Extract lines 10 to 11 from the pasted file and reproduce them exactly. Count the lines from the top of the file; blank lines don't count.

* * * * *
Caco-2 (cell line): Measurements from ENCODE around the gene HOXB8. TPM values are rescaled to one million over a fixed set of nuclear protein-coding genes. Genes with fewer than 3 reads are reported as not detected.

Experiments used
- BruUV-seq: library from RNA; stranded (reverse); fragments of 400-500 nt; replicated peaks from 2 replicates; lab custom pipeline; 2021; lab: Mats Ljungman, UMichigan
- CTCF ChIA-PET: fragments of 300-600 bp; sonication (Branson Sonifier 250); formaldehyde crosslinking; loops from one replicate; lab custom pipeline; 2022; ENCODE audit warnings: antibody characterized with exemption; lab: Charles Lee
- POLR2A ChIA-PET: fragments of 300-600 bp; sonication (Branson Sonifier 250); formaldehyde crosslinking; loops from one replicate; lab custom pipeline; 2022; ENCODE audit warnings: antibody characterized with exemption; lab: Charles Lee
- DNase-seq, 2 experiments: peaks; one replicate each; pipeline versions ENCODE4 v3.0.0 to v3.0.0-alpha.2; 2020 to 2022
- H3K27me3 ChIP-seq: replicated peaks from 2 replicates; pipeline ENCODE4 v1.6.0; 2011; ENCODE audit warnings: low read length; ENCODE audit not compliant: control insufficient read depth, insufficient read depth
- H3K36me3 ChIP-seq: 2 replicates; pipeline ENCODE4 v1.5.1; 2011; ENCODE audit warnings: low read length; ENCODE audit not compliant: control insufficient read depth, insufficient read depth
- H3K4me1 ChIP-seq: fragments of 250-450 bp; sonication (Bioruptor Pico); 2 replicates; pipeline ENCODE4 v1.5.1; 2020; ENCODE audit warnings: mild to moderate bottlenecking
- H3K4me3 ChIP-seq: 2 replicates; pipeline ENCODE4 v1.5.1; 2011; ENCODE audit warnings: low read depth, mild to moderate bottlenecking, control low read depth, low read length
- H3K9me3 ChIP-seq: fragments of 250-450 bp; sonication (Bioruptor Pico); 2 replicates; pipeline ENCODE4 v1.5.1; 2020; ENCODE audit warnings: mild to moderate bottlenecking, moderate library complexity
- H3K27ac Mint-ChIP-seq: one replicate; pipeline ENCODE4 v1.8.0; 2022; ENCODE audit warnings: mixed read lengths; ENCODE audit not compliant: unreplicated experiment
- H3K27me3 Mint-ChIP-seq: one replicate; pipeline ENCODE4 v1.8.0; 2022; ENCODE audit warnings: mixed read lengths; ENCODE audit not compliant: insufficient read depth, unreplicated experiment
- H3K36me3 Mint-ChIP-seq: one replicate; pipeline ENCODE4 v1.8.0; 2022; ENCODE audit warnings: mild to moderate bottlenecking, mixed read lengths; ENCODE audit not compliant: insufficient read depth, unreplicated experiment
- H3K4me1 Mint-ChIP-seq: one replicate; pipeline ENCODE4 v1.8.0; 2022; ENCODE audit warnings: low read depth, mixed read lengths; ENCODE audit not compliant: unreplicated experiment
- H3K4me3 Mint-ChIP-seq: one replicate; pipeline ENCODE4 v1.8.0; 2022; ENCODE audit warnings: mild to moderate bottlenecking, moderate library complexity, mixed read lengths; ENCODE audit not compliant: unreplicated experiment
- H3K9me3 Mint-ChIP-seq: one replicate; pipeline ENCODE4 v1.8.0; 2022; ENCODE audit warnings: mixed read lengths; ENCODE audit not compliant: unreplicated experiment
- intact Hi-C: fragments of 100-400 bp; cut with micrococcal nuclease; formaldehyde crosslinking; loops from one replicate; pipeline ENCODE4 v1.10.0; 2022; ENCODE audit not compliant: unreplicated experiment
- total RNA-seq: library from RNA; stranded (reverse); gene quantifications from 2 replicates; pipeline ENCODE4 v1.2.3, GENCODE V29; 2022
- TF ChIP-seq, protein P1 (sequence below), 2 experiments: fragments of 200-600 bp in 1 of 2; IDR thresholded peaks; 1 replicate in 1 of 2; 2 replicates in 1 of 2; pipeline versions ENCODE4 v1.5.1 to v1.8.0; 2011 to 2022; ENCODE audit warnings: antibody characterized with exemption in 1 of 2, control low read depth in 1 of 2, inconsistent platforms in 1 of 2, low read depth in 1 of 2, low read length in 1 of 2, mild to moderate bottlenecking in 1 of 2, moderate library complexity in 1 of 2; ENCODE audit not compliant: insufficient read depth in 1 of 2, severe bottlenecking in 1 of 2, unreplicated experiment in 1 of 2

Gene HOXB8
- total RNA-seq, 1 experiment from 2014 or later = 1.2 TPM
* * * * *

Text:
- H3K4me3 ChIP-seq: 2 replicates; pipeline ENCODE4 v1.5.1; 2011; ENCODE audit warnings: low read depth, mild to moderate bottlenecking, control low read depth, low read length
- H3K9me3 ChIP-seq: fragments of 250-450 bp; sonication (Bioruptor Pico); 2 replicates; pipeline ENCODE4 v1.5.1; 2020; ENCODE audit warnings: mild to moderate bottlenecking, moderate library complexity